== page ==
Despite his early successes, McNally itched to do something more meaningful. “I always felt that what I was doing was of no consequence,” he says, “as it probably isn’t, and that I could do without restaurants and the restaurant business. I didn’t have any sense of achievement.”
In the late eighties, he set out to make movies. His first, End of the Night, about a man whose life unravels while his wife is pregnant, was chosen as one of twenty films shown at the Directors’ Fortnight at Cannes. In 1989, he moved to Paris with his family (he and Lynn Wagenknecht by that point had a son, Harry, and two daughters, Sophie and Isabelle) and wrote and directed another art-house movie, Far From Berlin, starring Armin-Mueller Stahl. He also wrote and sold a third script, Fidelity. But today he’s self-conscious about the movies, which he hasn’t watched in more than fifteen years.
“I thought there was some higher calling, something more important, about making films,” McNally says, “and that I would feel better about myself if I made a film. Maybe I was disillusioned. Very little makes me feel better about myself, that’s what I realized.”
While McNally was in Germany making the second film, his marriage to Wagenknecht fell apart. With three children, and intertwined business interests, the couple’s divorce was especially taxing. McNally ended up selling the Odeon, Luxembourg, and Nell’s to Wagenknecht, keeping only Lucky Strike. With the money he got from selling the restaurants, he bought four acres on Martha’s Vineyard, and spent the next year renovating the house on the property. “It was kind of therapeutic, because it was really some form of reconstruction of my inner life after being very quite devastated by divorce.”
Losing his restaurants made McNally appreciate them finally. “I never, ever before thought the Odeon was such a good place,” he says. “And when I went back in for the first time, six months after my divorce, I thought how lucky the person must have been to have owned this place.”
In 1996, for the first time in seven years, he opened a new place, Pravda, a Russian Constructivist–inspired bar in a Nolita basement, with investments from friends including Lorne Michaels and Ian Schrager. It’s the only project Schrager has ever invested in that wasn’t his own. “Keith is really one of the two people in this business, in the entire world, that I most respect,” Schrager says (the other is Jean-Louis Costes, in Paris). Pravda showed that McNally could still attract the old crowd. But it was the following year that he would open what would arguably be his biggest hit: Balthazar, with its soaring ceilings, neck-craning celebrity population, and peerless frites. McNally followed Balthazar with two more successes, Pastis and Schiller’s Liquor Bar.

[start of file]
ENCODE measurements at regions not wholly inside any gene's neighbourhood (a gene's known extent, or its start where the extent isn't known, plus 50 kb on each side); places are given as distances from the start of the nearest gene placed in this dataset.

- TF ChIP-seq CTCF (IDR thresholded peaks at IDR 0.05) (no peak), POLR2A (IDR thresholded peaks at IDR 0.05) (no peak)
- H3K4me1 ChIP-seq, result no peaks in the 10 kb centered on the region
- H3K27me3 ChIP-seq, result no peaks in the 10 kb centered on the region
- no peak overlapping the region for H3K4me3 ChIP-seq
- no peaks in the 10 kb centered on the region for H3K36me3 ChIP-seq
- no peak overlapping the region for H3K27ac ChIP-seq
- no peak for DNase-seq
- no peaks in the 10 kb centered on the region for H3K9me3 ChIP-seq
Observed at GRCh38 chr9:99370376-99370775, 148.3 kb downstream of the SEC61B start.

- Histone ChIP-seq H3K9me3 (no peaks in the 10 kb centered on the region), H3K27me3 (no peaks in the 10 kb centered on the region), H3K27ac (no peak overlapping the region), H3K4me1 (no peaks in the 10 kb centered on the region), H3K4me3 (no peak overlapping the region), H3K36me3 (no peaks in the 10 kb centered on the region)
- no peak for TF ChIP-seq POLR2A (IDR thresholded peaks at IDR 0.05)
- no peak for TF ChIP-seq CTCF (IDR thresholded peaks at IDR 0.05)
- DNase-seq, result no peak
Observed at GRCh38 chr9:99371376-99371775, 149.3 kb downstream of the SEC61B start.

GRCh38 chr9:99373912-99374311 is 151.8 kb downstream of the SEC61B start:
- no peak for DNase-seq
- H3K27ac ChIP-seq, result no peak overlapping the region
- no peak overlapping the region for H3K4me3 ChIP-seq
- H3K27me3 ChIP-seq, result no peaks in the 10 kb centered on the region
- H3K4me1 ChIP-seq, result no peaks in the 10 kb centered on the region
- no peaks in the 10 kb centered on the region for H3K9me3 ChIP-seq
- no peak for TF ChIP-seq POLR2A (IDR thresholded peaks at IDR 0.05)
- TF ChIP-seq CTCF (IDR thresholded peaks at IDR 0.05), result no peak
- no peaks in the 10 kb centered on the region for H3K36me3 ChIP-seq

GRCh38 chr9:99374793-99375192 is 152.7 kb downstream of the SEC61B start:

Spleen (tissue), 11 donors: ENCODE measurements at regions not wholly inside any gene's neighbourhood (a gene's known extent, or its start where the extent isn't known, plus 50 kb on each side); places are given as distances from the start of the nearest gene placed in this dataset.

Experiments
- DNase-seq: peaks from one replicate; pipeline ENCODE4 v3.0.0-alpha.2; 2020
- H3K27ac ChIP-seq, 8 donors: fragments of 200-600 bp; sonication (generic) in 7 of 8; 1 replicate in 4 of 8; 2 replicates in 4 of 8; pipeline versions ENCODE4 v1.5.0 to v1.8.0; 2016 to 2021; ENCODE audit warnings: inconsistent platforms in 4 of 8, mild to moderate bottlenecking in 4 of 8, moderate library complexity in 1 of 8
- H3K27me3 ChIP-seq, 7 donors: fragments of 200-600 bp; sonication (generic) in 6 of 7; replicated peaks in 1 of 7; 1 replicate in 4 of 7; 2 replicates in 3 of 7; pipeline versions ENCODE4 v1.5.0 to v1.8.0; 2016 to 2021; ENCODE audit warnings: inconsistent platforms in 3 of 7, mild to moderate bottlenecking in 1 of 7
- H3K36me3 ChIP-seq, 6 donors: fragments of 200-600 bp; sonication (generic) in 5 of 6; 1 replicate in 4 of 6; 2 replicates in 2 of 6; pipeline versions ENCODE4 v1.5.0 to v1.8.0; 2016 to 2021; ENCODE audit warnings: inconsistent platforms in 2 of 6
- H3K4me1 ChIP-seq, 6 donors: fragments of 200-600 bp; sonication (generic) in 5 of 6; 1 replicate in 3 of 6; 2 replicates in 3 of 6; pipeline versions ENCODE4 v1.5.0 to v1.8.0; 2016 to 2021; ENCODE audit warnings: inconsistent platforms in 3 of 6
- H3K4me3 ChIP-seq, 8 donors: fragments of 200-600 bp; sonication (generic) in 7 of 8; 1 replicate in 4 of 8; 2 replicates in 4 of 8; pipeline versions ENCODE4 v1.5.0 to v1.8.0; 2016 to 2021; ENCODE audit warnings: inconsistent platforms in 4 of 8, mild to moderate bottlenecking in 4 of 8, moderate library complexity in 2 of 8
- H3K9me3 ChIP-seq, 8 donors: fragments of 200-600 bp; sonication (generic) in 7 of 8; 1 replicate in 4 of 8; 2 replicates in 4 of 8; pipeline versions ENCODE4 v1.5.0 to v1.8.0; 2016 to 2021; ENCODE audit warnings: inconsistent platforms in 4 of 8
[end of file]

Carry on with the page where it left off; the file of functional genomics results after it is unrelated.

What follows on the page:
In an exceptionally fickle industry, McNally’s places have shown a remarkable ability to age gracefully, evolving from restaurants-of-the-minute into enduring standards. Of the ten places he has opened in the last 30 years, nine are still around (Nell’s, his only club, is the one McNally-sired place that ever closed, and it lasted an improbable eighteen years). “He’s never really fallen into the celebrity trap,” says Anna Wintour. “Ralph Lauren has always said this to me, that you can’t be too hot or too cold, and I think Keith comes from that same sensibility. He realizes that the caravan can pass on, if it becomes too much the place to go, and that you have to keep—and I don’t mean to say this in a derogatory way at all, but—the real people happy at the same time, because they’re the ones that are going to keep coming back.”
McNally tries to build his restaurants, he says, in such a way that he can look at them, five years after they open, and know that he’d build them in exactly the same way if he had to do it over again. Not that there haven’t been missteps. “I cringe at the word ‘design,’ ” he says. “There are certain things in my restaurants that are overdesigned. Not many, I think, but there are some that I’m very embarrassed by. But I’m not going to say what they are.”
Although many have swooned over McNally’s transporting, letter-perfect re-creations of the bistro and brasserie, some critics have at times found his restaurants to cross the line from knowing, loving reproduction into the realm of pastiche, simulacrum, and cliché. Morandi, his first Italian restaurant, was also the first of his places to draw almost uniformly critical reviews (including from this magazine’s Adam Platt). In the restaurant’s decorative fiascoes of Chianti and greatest-hits menu (fritto misto, vitello tonnato), the Times’ Bruni saw “Italy as theme park” and asked: “Is this tribute or burlesque?” McNally reacted by reading every review Bruni had ever written—some 150, at that point—doing a statistical analysis of Bruni’s treatment of female chefs, and penning an open letter positing that sexism might play a role in his criticism. (Morandi’s then-chef was a woman.) “I lost a lot of respect for Keith McNally when he did that,” Bruni says. “For a restaurateur to brand the critic a sexist or a misogynist seems like a very small-minded, out-of-bounds way to strike back.”